"100% utilization" is a bad idea; agile projects rely on adequate slack in the process. "Ideal hours" can be bad too, although some practitioners can make a successful case for them in certain situations. Agile projects are about empirical team capacity rather than making sure individuals are utilized at 100% of some theoretical capacity limit.
First of all, you are missing a key point when mixing Agile with plan-driven development.
In scrum you don't level team members based on their availability, rather than deliver complete user stories at the end of a sprint.
You really don't care about that, you deliver stories or not, the more, the merrier :).
Having said that, if you want to account for ...
Leaving supportable code is just as important for an Agile team as for a traditional development team.
It is simpler to describe what an Agile team would try to avoid:
Don't write documentation just because it is the 'done' thing - i.e. only write documentation that you know will be valuable to people supporting the code in the future.
Avoid documentation ...
Rather than trying to predict the maintenance needs, perhaps it would be a better idea to offer a capacity.
For example, something like:
We will make available a Scrum team of 7 people for 3 months. This team will give us the capacity to deal with 2 major production bugs and to add one new feature (of the equivalent size as the advanced search function) ...
Software Maintenance cost survey results
Here is a review of a book:
One of these foundational studies in software maintenance, one of the
most widely referenced, was done by a team at UCLA led by Benet P.
Lientz and E. Burton Swanson back in the late 1970s. They surveyed
software maintenance practices at 487 companies
Corrective Maintenance (bug ...
I've been in similar situations. My experience has been that when you talk about it, customers usually have at least an intuitive understanding of the issue, but will look for any way to avoid the announced cost. They have been working with you for years, have gotten accustomed to a certain rhythm of deliveries, have a feel for how much something costs and ...
The Client is coming to you to solve a problem, and if you have already committed to the work then it is disingenuous for you to want them to update their framework just to make your developers' lives easier, especially if there will be no value added to them, and just an extra expense - I'd tell you guys to pound sand.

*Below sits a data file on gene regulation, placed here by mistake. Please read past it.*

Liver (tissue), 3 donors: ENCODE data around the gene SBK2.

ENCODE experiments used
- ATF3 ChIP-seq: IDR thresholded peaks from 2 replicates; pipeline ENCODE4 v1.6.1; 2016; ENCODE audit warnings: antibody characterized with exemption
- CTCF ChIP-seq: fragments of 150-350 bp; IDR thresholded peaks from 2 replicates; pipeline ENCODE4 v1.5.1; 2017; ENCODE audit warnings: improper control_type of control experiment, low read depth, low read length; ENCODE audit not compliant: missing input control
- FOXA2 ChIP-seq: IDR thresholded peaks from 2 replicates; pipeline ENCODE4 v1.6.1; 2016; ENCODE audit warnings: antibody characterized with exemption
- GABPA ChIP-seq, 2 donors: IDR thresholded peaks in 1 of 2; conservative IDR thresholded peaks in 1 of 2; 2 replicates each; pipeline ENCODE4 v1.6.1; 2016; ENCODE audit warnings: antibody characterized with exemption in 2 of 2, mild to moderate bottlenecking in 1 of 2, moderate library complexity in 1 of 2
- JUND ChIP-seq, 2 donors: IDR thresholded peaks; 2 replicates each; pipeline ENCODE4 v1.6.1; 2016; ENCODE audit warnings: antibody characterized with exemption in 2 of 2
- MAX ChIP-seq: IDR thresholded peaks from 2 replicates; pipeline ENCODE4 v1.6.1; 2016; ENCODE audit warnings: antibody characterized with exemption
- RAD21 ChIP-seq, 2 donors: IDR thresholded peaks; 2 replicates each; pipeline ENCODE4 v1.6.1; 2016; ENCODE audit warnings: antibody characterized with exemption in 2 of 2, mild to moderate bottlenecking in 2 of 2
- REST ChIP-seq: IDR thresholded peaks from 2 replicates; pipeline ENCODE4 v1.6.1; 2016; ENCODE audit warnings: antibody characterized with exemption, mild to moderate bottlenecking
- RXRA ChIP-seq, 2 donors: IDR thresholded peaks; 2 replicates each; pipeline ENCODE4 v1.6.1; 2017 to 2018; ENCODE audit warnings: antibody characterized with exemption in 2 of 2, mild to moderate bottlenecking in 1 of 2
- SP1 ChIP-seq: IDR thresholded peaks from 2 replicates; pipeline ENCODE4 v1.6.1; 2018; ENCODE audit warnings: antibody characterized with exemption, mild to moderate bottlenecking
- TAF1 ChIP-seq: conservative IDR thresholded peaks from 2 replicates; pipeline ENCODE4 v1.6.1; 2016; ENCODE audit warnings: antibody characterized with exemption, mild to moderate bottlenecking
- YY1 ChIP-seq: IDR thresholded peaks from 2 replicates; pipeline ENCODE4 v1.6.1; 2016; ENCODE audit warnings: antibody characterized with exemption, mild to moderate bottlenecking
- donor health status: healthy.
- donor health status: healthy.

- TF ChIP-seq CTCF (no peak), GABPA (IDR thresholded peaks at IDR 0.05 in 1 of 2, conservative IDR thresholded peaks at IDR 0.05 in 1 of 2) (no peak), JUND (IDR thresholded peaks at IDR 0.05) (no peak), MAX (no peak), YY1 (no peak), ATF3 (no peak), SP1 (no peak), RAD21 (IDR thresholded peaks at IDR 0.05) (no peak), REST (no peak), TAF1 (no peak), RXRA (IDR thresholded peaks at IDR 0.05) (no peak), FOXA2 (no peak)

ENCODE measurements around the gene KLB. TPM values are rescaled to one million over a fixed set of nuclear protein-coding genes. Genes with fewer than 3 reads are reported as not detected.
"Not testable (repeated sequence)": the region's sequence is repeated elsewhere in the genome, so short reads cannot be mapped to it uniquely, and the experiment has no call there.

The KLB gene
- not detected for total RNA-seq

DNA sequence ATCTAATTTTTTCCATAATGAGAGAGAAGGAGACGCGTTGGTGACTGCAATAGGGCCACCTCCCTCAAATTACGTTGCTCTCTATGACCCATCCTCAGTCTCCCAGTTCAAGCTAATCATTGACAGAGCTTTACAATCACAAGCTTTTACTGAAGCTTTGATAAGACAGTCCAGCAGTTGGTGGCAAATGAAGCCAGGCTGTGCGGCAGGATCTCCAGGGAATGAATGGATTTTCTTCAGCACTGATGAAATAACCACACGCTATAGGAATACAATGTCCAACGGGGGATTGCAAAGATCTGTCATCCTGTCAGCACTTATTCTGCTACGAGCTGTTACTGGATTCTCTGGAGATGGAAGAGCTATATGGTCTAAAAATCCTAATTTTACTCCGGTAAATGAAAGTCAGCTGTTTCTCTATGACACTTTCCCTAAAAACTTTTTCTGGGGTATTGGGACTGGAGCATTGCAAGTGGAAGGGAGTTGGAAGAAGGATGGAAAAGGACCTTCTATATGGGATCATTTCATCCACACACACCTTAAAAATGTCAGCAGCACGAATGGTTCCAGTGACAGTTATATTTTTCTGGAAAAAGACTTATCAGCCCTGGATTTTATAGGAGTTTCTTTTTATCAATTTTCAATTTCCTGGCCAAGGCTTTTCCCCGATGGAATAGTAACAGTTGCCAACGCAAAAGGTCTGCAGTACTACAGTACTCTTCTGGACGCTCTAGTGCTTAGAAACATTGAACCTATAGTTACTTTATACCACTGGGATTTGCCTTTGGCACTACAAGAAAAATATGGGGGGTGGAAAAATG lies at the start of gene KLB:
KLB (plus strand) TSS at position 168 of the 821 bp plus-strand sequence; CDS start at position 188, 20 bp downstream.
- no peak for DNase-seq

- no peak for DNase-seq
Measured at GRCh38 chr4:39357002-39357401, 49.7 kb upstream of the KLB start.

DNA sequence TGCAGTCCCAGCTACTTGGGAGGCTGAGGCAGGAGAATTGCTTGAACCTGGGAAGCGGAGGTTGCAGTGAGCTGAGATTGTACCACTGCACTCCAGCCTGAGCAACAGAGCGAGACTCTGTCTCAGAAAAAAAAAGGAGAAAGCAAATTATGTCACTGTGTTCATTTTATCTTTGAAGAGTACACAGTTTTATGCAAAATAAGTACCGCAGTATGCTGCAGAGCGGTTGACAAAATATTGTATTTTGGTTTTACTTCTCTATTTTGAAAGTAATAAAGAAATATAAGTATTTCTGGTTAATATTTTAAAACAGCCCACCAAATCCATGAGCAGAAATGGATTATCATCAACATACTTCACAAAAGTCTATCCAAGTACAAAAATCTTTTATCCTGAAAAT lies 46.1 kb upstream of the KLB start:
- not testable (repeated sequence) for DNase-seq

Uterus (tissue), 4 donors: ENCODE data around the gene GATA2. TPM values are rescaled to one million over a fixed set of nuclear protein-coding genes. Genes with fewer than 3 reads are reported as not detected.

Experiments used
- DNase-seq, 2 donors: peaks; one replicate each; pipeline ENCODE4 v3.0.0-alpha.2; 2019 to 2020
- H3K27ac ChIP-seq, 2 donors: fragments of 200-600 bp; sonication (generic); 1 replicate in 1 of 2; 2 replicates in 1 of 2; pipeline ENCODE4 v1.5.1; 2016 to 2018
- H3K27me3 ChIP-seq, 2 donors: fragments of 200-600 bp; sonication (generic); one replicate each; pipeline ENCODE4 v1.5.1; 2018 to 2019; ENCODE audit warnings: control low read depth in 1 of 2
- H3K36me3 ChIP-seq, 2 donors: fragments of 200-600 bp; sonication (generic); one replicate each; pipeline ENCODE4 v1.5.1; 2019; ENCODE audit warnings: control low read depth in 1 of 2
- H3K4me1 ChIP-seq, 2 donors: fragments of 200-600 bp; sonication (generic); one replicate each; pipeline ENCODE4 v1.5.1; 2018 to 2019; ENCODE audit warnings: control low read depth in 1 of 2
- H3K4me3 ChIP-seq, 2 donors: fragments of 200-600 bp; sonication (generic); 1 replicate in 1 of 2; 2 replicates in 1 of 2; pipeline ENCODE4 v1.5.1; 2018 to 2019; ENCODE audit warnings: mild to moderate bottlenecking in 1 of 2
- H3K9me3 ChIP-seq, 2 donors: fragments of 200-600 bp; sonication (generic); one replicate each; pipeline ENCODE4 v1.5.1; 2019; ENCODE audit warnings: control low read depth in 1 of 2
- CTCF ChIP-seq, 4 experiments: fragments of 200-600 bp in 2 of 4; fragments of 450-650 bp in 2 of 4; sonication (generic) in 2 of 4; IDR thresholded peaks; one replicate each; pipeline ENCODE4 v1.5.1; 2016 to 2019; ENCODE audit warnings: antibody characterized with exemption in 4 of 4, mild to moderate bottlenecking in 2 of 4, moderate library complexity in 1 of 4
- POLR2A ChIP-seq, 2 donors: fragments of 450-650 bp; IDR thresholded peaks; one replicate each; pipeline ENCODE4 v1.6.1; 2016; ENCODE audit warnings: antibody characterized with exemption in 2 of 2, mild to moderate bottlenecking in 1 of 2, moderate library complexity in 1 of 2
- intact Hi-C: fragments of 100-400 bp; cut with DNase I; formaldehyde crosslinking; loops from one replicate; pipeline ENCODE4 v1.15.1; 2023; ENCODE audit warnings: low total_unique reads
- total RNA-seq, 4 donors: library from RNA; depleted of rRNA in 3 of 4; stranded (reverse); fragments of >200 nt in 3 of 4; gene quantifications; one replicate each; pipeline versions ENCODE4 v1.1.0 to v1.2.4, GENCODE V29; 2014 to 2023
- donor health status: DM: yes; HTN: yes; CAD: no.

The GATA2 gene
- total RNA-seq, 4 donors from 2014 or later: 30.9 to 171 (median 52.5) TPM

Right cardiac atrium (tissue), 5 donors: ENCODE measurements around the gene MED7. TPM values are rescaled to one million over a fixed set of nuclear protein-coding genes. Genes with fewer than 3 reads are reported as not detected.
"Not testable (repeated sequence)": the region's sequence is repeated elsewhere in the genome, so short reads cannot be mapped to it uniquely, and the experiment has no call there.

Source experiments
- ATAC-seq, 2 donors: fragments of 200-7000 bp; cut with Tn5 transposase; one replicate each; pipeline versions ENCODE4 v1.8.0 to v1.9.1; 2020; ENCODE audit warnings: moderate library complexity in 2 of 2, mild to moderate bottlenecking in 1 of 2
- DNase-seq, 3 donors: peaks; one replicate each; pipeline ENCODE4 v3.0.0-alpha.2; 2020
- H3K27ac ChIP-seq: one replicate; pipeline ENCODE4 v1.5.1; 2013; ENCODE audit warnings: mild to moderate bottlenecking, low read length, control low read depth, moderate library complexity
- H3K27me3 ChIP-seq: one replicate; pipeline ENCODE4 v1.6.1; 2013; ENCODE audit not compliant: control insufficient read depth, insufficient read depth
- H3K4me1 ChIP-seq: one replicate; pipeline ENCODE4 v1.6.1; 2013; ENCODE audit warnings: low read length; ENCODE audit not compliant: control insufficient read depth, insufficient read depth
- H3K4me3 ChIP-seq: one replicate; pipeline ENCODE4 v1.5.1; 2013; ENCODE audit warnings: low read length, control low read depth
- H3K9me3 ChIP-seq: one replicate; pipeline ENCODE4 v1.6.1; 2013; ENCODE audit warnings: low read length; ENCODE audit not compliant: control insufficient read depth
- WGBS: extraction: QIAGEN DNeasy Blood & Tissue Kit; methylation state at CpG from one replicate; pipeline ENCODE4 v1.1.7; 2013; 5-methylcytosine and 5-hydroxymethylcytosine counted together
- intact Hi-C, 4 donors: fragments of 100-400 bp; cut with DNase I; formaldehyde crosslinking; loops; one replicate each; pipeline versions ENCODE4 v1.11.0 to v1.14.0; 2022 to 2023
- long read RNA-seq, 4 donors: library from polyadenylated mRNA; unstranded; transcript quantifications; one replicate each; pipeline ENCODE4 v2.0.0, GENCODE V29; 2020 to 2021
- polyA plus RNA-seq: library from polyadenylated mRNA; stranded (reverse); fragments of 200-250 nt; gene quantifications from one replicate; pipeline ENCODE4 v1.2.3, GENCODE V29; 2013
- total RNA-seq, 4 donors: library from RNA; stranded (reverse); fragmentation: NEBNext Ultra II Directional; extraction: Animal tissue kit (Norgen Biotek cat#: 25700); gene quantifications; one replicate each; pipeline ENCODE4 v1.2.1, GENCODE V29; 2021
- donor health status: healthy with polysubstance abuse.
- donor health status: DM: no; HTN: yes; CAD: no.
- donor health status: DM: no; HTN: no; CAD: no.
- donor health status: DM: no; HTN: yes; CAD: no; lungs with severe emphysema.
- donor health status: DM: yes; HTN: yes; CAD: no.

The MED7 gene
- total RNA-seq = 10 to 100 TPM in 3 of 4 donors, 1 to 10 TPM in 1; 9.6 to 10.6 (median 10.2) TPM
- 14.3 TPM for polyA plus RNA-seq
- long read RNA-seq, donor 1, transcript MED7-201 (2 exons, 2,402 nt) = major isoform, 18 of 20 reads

The only way it would even be okay ...
I am making an assumption here, that your client owns the software you have built for them. If that is the case, you don't get to make the decisions about what work should be done in the software, they do. Deciding to make platform changes to suit your developers and your organisation and then expecting them to pick up the bill for that is plain wrong.
Operations and maintenance operations are a function of a healthy system development lifecycle. For reference, check out IEEE-12207. That document clearly defines what Operations and Maintenance activities are.
Operations activities are normally defined as largely upgrades and installs. While these can be checklist-driven, they are time-boxed. For example,...
Although I'm posting a response a year after the question is asked, but this seems to be a common question and hope my experience would help some people in taking the right decision for their respective organizations.
According to me, here is a mix that works best for maintenance projects:
1). Define a sprint cycle - week or 2-week cycle depending on the ...
Depending on the total number of developers you have available in your dev and maintenance teams it may make sense to re-combine them into a single team, some or all of whom work on both maintenance and on-going development. You can then handle maintenence in one of two ways.
1) Add all the tasks into the backlog, estimate them and add them to sprints as ...
I would assign a fixed capacity bandwith for each major workstream, and manage this in a timeboxed fashion. In your case, this might be
New user setup
I have written about it here and here on this list. Please check those answers out.
Maintenance team skills are mainly significant recreating the bug, analyis and then coding, testing(unit, regression, UAT, BAT etc...) and deployment. They do the same in the development projects too. Domain knowledge is also very important for Maintenance team. As there is no root cause mentioned not sure why your developers are unable to perform this. ...